Saturday, 6 October 2018

Analysing the Still Bay material from the Apollo 11 Rockshelter in Namibia.

The Middle Stone Age of Southern Africa dates from between 300 000 and 30 000 years ago and is made up of a succession of technologies representing the progress of Early Modern Humans in the region. The Still Bay culture is known from sites across South Africa and Lesotho, dating from about 80 000 to about 70 000 years ago, and is noted for the production of small, finely worked foliate or lanceolate points. This technology is not uniform, with considerable variation in both the techniques used to make these points and the materials used, thought to represent variations in both the available materials and culture of the tool makers across the area and time where these tools were produced. The Apollo 11 Rockshelter in the western foothills of Namibia’s Huns Mountains was first excavated in the 1970s, producing a succession of different tool assemblages from different layers, including one now recognised as belonging to the Still Bay technology, though this was not initially recognised, due to the remoteness of the site from other Still Bay assemblages, and a lack of reliable dating methods for such material until the late 1990s.

In a paper published in the journal Azania: Archaeological Research in Africa on 12 September 2018, Marlize Lombard of the Centre for Anthropological Research and Department of Anthropology and Development Studies at the University of Johannesburg, and the Stellenbosch Institute for Advanced Study at Stellenbosch University, and Anders Högberg of the Centre for Anthropological Research and Department of Anthropology and Development Studies at the University of Johannesburg, the School of Cultural Studies Archaeology at Linnaeus University, and the Stellenbosch Institute for Advanced Study at Stellenbosch University, present a comparative analysis of the Apollo 11 Rockshelter material to other Still Bay tool assemblages, with particular emphasis on the Umhlatuzana site in KwaZulu Natal and the Hollow Rock Shelter in the Western Cape.

Map of Southern Africa showing the location of Apollo 11, Hollow Rock Shelter and Umhlatuzana. Current rainfall zones are marked with light grey and white lines. East and north of the white line is the summer rainfall zone. West of the light grey line is the winter rainfall zone. Between the lines is the year-round rainfall zone. The background map is a composite satellite image of Southern Africa in November 2002. Lombard & Högberg (2018).

The Apollo 11 Rockshelter is located in an area of Dwarf Shrub Savanna, facing northwest roughly 20 m above the valley floor on the eastern slope of the ephemeral Nuob River. The shelter is about 28 m wide and 11 m deep and cut into a limestone scarp of the Nama Sedimentary Group. The Still Bay material there comes from a layer dated to about 71 000 years ago, this is overlain by a layer dated to 67 000 years ago, which has produced no archaeological material, which is in turn overlain by a later dated to 63 000 years ago which has produced material assigned to the Howiesons Poort technology.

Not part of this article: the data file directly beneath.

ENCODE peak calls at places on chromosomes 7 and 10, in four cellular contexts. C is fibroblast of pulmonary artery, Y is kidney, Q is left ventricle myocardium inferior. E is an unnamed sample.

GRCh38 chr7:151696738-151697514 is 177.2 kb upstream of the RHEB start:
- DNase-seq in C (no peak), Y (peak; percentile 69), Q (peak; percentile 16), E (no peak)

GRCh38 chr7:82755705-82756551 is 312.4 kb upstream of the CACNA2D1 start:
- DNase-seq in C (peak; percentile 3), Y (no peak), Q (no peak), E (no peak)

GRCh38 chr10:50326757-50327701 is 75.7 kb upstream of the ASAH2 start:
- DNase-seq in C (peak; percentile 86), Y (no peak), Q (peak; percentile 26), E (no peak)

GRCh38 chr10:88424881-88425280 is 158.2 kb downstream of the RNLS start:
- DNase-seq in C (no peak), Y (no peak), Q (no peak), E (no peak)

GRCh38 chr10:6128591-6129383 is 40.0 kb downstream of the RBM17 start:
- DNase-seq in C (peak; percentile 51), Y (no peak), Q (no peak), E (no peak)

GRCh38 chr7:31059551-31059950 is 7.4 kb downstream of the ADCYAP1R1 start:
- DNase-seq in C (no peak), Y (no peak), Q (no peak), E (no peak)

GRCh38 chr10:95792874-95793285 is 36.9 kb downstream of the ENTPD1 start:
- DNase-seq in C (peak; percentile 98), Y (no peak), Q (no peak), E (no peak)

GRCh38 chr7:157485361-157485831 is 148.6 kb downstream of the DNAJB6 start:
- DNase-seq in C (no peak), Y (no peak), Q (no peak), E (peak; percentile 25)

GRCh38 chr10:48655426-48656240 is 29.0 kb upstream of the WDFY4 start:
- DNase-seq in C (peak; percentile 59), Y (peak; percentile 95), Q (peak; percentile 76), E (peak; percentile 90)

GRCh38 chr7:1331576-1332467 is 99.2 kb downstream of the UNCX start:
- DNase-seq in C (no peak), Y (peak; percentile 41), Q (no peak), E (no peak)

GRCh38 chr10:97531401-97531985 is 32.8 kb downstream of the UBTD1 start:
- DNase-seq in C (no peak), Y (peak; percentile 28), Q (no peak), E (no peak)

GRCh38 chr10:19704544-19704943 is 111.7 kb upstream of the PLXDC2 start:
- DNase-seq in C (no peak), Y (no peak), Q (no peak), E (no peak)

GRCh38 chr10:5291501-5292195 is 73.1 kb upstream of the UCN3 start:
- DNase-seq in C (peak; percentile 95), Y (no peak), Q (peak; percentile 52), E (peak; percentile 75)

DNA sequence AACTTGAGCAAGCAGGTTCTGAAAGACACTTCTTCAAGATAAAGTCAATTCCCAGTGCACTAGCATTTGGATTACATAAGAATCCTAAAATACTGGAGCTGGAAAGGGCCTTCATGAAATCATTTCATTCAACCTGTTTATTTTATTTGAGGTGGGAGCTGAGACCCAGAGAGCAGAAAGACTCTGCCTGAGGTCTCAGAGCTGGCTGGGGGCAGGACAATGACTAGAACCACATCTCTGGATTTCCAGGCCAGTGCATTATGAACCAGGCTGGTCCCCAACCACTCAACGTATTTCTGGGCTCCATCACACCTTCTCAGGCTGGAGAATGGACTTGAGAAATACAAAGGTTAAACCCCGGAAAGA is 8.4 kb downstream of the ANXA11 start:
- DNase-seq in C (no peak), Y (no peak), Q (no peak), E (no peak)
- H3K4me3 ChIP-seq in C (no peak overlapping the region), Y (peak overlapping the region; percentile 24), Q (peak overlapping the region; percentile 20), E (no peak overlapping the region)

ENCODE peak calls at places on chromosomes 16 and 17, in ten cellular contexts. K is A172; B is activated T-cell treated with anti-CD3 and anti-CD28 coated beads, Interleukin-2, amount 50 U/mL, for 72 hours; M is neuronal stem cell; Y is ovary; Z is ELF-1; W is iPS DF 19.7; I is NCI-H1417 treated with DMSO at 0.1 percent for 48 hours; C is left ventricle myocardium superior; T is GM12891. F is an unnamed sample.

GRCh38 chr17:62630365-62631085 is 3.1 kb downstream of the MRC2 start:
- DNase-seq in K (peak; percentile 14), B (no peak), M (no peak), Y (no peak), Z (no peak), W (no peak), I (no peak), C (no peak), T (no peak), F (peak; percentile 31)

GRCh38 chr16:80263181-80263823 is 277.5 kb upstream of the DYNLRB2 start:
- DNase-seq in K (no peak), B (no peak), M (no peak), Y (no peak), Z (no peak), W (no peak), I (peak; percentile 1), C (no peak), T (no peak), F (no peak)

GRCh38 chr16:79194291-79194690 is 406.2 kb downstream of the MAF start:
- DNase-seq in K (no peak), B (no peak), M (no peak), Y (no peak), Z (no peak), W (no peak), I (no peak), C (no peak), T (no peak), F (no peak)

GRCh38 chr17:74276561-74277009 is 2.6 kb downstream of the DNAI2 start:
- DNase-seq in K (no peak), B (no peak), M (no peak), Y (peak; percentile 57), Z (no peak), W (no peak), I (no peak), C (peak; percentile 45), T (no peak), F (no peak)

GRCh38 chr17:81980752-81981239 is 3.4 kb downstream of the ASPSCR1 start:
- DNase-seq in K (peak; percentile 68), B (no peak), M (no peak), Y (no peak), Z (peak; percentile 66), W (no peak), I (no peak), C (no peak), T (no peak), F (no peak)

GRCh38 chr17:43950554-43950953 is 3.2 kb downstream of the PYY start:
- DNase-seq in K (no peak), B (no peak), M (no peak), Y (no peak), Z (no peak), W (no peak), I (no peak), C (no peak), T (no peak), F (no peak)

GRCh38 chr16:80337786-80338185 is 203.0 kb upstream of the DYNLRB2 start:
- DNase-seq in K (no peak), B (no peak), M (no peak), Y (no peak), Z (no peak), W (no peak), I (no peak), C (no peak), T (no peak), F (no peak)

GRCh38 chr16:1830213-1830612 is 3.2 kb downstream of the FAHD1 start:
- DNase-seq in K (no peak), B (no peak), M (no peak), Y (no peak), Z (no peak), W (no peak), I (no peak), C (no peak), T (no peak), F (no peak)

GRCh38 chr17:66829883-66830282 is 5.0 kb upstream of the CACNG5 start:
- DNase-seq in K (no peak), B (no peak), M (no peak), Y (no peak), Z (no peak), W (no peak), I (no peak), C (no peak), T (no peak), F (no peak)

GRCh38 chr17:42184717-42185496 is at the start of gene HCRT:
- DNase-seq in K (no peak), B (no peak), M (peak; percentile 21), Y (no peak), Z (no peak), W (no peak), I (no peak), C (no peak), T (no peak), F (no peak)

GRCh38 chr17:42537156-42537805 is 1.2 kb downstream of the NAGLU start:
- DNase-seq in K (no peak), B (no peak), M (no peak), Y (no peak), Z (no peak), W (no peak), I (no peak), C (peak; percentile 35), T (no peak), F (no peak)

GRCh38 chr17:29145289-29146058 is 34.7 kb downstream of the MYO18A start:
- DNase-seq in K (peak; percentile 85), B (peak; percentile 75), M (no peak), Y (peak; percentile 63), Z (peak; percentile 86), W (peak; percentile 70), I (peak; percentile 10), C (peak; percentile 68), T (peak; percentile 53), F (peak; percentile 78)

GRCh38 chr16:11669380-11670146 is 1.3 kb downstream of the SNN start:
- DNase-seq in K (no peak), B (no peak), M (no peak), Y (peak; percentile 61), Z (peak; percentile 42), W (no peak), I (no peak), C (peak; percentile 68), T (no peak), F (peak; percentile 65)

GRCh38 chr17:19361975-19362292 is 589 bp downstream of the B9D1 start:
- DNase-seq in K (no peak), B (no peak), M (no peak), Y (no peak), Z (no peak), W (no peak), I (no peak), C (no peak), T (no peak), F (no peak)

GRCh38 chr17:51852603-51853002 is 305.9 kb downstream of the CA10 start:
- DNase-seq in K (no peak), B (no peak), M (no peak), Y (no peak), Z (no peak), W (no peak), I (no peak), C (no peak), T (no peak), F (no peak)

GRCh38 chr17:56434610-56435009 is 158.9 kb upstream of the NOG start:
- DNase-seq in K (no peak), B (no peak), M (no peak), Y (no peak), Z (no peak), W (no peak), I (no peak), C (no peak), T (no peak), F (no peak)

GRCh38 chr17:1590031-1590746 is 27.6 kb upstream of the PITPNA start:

Rock Shelter (in the middle, bottom third of the image) in the foothills of the Huns Mountains, Namibia. Ralf Vogelsang in Lombard & Högberg (2018).

The majority of the Still Bay material at the Apollo 11 Rockshelter is made from a fine-grained quartzite (sandstone), which can be obtained from the riverbed bellow the scarp or nearby outcrops. Other material is made from quartz and a calcareous mudstone, also of local origin, and Ostrich eggshell. The majority of the points are whole or almost whole, allowing investigation of the methods used to make them, though the majority have lost their bases (suggesting they were abandoned because they were no longer usable). Most of the tips were triangular in cross-section, with lenticular cross-sections also being common, but diamond, bi-convex or rhombic cross-sections, common in Still Bay tips elsewhere, are not seen.

The points, preforms and point fragments from Apollo 11 Rock Shelter included in the present analysis. The pieces are arranged according to completeness or fragmentation. Lombard & Högberg (2018).

Lombard and Högberg’s analysis suggests that while there were several different approaches to point-making used by the Still Bay people, they can be divided into two main techniques, one in which a rock blank is worked from both sides to produce a two-edged point, and one in which a already bladed rock fragment is then worked from a single side to produce the point. This second technique, common in both the Umhlatuzana and Hollow Rock Shelter Still Bay assemblages, is missing from the Apollo 11 Rockshelter material, suggesting that the tool-makers were unfamiliar with this technique. Since, at 71 000 years old, the Apollo 11 Rockshelter is quite late within the timespan of the Still Bay technology, rather than representing an early stage in the technology’s development, Lombard and Högberg suggest that this may be due to a founder effect, with a relatively small number of individuals initiating the Apollo 11 Rockshelter population, and therefore not brining all of the techniques associated with the technology with them.

Close-up of negative flake removals from pressure flaking on a point from the Apollo 11 Rockshelter. Lombard & Högberg (2018).

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